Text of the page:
A federal judge in Fort Worth has denied a request by families of victims who died in two Boeing 737 MAX crashes to reopen an agreement with the U.S. Department of Justice that allowed Boeing immunity from being prosecuted for fraud. 

The two crashes killed 346 people in 2018 and 2019. 

In January, 13 family members of victims testified for three hours in front of Judge Reed O’Connor of the U.S. District Court of Northern Texas, advocating for more legal action to keep the company accountable and impose restrictions they say will prevent another crash. Boeing, headquartered in Chicago, pleaded not guilty of fraud during the arraignment. 

O’Connor ruled on Feb. 9 that the court does not have authority to reopen the agreement made between the U.S. Department of Justice and Boeing.

Paul Cassell, the attorney representing the families, wrote in a statement that they are disappointed by the decision and plan to appeal to the Fifth Circuit Court in New Orleans. 

“Boeing and (the) DOJ crafted an illegal and secret plea deal without any chance for the families to confer about it, which is required by the Crime Victims Rights Act,” Cassell wrote. “We are optimistic our appeal will vindicate the families’ rights in this case and ensure that never again are deals like this one reached secretly and without victim involvement.”

Families were seeking to place conditions on Boeing, such as hiring an independent corporate monitor to evaluate Boeing’s safety regulation compliance and assurance that compliance is “made to the fullest extent possible.” 

Boeing and the U.S. Department of Justice officials said the proposed orders are unnecessary because of existing oversight by the Federal Aviation Administration and in a settlement with the federal government. 

Boeing agreed to pay $2.5 billion as part of a deferred prosecution agreement with the Department of Justice, including $500 million to the crash victims’ families. Families of the victims argue the DOJ did not consider the families in the agreement. 

Most deferred prosecution agreements are “bulletproof,” said Peter Reilly, a professor of law at Texas A&M University who advised on the case and studies the agreements. Once the DOJ makes an agreement with a company, it’s almost impossible to do anything about it, he said, because courts feel like the agreements are untouchable.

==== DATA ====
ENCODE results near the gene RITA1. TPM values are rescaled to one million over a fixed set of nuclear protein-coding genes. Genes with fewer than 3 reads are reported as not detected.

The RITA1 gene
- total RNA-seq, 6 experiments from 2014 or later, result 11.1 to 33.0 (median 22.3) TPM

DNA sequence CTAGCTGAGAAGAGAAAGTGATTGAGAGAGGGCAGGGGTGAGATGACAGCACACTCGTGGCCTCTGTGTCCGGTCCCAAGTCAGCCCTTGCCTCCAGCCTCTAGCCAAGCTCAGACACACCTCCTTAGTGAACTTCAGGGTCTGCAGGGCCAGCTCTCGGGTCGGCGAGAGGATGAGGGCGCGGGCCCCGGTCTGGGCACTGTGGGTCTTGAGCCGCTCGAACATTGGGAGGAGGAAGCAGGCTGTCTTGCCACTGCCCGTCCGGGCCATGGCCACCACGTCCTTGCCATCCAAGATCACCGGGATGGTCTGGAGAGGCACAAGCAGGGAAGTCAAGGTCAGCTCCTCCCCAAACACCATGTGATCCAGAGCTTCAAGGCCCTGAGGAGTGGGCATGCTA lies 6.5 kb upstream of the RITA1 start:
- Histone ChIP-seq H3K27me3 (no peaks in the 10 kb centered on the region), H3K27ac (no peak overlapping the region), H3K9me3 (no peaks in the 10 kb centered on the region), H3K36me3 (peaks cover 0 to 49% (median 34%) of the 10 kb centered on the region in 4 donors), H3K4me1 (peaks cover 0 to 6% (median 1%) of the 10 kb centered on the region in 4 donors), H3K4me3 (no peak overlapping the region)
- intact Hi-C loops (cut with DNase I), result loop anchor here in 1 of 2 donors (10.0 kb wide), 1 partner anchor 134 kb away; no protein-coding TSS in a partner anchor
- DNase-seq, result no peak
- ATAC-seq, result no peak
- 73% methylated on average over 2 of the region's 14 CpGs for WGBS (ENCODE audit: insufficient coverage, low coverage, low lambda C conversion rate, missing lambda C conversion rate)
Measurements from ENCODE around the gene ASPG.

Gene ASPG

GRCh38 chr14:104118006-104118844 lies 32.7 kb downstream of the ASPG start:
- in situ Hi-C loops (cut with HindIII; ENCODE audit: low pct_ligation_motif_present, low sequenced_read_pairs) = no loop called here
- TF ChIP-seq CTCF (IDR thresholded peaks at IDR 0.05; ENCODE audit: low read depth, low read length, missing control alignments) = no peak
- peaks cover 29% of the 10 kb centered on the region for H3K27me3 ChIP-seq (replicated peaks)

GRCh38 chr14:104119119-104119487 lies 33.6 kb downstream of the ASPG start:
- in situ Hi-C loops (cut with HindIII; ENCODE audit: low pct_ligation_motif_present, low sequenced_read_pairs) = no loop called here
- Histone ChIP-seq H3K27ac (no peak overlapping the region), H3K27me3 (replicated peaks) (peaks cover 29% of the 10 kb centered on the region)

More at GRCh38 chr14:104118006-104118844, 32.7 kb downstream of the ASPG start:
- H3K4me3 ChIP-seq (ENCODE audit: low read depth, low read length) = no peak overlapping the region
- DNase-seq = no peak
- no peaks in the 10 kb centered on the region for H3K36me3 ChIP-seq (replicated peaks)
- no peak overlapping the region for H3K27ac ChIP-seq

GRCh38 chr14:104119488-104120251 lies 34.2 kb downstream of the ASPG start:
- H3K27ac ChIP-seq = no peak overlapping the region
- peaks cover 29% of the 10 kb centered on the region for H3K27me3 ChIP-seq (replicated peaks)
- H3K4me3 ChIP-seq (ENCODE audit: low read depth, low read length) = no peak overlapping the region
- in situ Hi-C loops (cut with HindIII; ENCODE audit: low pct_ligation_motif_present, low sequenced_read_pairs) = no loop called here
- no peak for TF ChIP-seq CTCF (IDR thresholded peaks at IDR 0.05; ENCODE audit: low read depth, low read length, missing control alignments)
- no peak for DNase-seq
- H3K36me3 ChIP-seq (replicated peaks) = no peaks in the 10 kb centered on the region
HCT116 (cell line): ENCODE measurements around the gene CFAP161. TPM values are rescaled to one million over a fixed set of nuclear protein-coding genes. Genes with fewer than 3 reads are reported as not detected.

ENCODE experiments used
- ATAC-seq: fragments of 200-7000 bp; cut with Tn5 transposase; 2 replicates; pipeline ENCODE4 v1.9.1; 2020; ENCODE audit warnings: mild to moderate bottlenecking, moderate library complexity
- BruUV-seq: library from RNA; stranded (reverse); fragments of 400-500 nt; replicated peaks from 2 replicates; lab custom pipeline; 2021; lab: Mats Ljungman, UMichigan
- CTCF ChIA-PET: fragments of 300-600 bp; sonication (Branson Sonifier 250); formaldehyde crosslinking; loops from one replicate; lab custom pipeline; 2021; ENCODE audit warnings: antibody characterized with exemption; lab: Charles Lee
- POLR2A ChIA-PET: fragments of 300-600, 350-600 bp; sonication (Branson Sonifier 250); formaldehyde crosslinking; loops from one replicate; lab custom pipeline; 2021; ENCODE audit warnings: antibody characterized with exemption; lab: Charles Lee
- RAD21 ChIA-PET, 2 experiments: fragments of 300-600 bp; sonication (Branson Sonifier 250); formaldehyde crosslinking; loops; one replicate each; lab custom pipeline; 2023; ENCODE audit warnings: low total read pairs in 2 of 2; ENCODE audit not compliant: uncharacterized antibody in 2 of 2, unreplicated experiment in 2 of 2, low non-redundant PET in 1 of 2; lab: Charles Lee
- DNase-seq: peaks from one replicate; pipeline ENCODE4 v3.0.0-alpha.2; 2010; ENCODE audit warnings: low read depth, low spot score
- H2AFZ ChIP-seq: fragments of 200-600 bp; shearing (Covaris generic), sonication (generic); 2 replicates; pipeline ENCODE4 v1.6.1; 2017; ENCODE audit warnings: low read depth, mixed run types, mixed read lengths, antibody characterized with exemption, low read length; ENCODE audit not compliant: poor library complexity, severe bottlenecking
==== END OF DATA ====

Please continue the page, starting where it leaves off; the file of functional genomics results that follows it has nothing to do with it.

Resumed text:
“That’s why the judge said there’s practically no judicial review of these agreements,” Reilly said. “And that’s why the judge at the end of his ruling said ‘look … I just don’t have the power to change this.’”

However, the fact that O’Connor ruled that the families of those killed were recognized as victims under the Crime Victims Rights Act, he said, might be a sign that the families’ case could succeed in the appeals court.

“The reason we have a fighting chance is because the Crime Victims Rights Act says no, you’ve got to confer with the victims,” Reilly said. “And that was not done in this case. That’s the only reason why in the end, the victims in this case might prevail.” 

Boeing did not provide comment on the recent ruling. In a previous statement, a company spokesman told the Fort Worth Report the company has made “broad and deep” changes across the company and to the design of the 737 MAX, which ensures accidents will not happen again, and that it is committed to complying with the terms of the deferred agreement. 

Reilly said a decision from the appeals court could come as soon as three weeks. 

Seth Bodine is a business and economic development reporter for the Fort Worth Report. Contact him at seth.bodine@fortworthreport.org and follow on Twitter at @sbodine120

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Seth BodineBusiness Reporter

Seth Bodine is the business reporter for the Fort Worth Report. He previously covered agriculture and rural issues in Oklahoma for the public radio station, KOSU, as a Report for America corps member....